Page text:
MJ: I think that’s true of Canadian Idol. I don’t think American Idol is like that.

CRJ: Oh really?

MJ: Yeah, I don’t think so. It’s more like ‘I am going to put something in his drink right before he goes out.’

CRJ: (Laughs). Don’t worry. We joked about that. But we’d never actually do it of course.

MJ: What has been your favorite performance this season?

CRJ: They were all very fun, but I really enjoyed “Sweet Ones” by Sarah Slean. You know when you were asking me before about being nervous? It was the first time that there wasn’t even a nervous bone in my body. There was before, but when I was on-stage I was like ‘who cares.’


MJ: That was the one where you walked over to all the other contestants right?

CRJ: And it was just FUN! I think I even like laughed halfway through because I was just having such a good time. I sort of forgot the stakes. So I have a good time when I can get to that moment.

MJ: Now, we’re down to the final six. And Murtz Jaffer picked you more than 7 weeks ago to win… right?

CRJ: (Laughs).

MJ: So my question to you is am I not the world’s foremost reality television expert?

CRJ: (Laughs). Dear god, I hope so!

MJ: Four more and I am right!

CRJ: I will have to do something to compensate your fortune-telling skills.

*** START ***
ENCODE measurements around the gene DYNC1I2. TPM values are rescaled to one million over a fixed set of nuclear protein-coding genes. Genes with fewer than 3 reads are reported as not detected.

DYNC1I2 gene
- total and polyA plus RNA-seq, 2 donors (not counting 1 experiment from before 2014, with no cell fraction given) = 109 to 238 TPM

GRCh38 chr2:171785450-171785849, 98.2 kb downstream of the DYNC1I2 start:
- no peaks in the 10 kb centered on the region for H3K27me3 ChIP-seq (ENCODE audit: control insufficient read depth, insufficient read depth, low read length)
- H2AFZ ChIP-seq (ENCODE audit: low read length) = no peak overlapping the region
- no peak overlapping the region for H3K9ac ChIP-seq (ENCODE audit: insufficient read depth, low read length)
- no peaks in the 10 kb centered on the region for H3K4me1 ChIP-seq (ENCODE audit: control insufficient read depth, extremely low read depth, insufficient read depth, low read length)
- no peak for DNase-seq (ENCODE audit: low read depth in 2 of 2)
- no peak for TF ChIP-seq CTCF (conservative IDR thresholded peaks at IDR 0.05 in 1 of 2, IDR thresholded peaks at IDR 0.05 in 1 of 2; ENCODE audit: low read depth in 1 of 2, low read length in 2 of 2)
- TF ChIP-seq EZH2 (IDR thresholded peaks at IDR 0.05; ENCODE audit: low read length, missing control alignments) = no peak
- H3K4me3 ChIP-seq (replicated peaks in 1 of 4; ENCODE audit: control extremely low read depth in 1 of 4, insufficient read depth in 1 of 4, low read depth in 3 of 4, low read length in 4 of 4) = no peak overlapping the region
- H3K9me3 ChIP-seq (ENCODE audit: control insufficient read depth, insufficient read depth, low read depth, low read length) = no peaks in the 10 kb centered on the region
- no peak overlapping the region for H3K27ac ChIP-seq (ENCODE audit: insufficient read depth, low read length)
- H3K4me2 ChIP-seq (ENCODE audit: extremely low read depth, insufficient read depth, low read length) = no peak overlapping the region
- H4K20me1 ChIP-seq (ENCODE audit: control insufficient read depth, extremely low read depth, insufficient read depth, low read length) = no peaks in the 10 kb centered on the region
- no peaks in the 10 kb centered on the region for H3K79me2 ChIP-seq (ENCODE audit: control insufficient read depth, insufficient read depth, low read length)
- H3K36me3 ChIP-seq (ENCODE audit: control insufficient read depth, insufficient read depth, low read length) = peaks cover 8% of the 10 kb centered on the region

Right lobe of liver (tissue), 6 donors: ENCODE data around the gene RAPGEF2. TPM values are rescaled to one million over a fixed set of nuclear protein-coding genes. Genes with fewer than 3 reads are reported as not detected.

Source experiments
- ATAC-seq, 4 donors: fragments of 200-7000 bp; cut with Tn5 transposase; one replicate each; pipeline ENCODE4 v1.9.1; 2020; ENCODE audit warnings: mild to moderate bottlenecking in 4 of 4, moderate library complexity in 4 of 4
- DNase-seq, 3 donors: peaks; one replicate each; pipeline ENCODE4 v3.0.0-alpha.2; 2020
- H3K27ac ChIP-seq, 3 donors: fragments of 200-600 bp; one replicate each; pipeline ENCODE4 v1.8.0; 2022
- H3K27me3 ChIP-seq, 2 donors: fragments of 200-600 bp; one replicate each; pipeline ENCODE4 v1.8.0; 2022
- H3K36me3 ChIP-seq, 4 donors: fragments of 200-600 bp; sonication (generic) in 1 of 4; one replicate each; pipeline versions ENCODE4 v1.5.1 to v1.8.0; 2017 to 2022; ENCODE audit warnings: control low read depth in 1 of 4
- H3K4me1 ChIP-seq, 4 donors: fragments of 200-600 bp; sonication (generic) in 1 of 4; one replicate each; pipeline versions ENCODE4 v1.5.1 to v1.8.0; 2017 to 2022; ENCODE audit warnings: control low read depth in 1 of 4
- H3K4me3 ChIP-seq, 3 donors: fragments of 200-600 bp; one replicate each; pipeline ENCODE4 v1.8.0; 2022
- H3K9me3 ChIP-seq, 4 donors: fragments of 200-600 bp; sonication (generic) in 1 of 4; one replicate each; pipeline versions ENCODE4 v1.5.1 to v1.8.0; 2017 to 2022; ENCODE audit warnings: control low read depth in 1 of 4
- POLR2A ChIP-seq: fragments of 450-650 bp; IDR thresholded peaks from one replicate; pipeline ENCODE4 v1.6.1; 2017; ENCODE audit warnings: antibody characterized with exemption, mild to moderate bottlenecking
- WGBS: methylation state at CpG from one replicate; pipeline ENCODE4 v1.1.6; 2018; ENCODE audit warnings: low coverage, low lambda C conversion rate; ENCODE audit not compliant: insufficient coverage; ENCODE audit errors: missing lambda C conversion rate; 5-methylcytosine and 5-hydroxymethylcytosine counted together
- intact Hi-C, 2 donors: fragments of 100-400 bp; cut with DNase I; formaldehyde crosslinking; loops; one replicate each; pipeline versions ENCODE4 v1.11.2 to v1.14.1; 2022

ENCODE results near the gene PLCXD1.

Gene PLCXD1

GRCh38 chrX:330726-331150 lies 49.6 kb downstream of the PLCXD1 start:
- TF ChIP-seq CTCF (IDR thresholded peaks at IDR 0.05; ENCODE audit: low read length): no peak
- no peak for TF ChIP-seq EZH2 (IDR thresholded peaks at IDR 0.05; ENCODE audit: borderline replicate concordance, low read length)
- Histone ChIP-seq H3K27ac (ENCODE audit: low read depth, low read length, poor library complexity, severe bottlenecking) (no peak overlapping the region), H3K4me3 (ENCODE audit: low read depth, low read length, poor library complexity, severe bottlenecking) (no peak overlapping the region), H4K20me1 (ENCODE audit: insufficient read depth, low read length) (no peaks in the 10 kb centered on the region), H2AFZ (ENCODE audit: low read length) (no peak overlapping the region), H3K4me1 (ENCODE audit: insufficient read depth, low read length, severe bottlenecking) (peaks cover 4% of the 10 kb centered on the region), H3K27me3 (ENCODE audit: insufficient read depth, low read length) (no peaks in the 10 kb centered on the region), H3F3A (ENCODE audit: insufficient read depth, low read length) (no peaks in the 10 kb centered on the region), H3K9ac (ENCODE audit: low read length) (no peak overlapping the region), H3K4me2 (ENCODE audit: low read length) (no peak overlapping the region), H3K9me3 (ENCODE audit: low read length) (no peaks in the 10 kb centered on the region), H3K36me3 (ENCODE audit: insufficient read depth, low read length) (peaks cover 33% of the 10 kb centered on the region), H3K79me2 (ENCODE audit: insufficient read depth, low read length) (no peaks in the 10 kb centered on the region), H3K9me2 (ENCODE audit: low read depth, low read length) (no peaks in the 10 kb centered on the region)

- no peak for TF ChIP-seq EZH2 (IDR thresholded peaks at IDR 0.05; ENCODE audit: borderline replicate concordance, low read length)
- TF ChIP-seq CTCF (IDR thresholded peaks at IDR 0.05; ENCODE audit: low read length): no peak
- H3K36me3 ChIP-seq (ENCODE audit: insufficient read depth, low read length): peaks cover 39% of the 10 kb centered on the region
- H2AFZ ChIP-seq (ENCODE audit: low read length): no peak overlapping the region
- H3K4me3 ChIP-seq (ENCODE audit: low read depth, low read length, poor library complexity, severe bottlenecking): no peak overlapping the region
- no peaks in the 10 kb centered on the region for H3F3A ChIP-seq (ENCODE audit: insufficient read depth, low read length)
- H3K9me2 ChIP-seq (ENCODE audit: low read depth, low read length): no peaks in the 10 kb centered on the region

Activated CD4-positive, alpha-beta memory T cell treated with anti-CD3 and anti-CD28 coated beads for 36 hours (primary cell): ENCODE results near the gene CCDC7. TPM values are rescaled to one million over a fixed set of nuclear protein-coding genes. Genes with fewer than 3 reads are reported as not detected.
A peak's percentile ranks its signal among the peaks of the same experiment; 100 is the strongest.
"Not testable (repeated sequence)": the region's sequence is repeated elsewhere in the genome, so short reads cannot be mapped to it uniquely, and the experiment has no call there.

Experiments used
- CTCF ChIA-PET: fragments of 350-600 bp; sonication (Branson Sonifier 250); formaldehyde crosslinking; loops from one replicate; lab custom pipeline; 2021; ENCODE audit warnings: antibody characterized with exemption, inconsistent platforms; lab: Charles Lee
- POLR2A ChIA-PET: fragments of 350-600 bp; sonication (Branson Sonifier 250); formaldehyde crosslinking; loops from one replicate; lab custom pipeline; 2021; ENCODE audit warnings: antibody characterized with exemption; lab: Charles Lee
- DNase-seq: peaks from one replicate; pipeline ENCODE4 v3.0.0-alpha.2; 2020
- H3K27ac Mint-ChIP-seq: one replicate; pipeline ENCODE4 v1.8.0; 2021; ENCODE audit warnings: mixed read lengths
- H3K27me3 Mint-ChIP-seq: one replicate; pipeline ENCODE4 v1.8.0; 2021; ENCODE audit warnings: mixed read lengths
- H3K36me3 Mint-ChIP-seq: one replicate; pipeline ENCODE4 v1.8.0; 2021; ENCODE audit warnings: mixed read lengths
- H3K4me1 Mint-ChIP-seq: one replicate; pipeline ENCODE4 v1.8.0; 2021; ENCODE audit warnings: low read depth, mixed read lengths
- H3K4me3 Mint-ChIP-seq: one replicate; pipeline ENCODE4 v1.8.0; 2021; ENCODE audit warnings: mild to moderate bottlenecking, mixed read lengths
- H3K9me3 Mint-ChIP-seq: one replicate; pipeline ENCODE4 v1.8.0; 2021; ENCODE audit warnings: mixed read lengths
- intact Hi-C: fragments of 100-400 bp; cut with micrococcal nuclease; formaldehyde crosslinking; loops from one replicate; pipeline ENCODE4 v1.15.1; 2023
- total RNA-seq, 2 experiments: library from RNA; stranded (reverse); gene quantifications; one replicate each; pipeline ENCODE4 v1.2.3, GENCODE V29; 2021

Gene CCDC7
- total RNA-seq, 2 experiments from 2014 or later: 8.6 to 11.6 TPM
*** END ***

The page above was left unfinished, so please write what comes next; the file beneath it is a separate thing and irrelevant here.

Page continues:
MJ: The scientific term is ‘prognostication abilities.’

CRJ: If it is true, I owe you some dinner or something. That’s all I have to say! (Laughs).

MJ: And finally, do you think you will win?

CRJ: (Long pause). I don’t know. I don’t think I will win.

MJ: Wow. And why not? I totally thought you would say ‘yeah, I will win.’

CRJ: Sorry, I know I am supposed to say that. I know we’re supposed to say that. But if I am going to be honest, I don’t think I will win but I don’t think that…

MJ: You’ll lose either right?

CRJ: Yeah, and I don’t think any of us can lose at this point. As long as you want to go somewhere with it. I would love to. I think it would be so awesome. Don’t get me wrong. I am very competitive and there’s that one part of me that’s like I have to. Because you can’t control it, you kind of have to let it go. Jake was in the backstage and he said that to me and Brian one day. ‘You know what, you do what you can do and at some point you just have to be like this part is out of my control.’ It would be awesome. I don’t who is going to win. I know that I am going to try my hardest to try and mae a career out of this.

MJ: That’s perfect. Thank you so much.

CRJ: Well, thank you.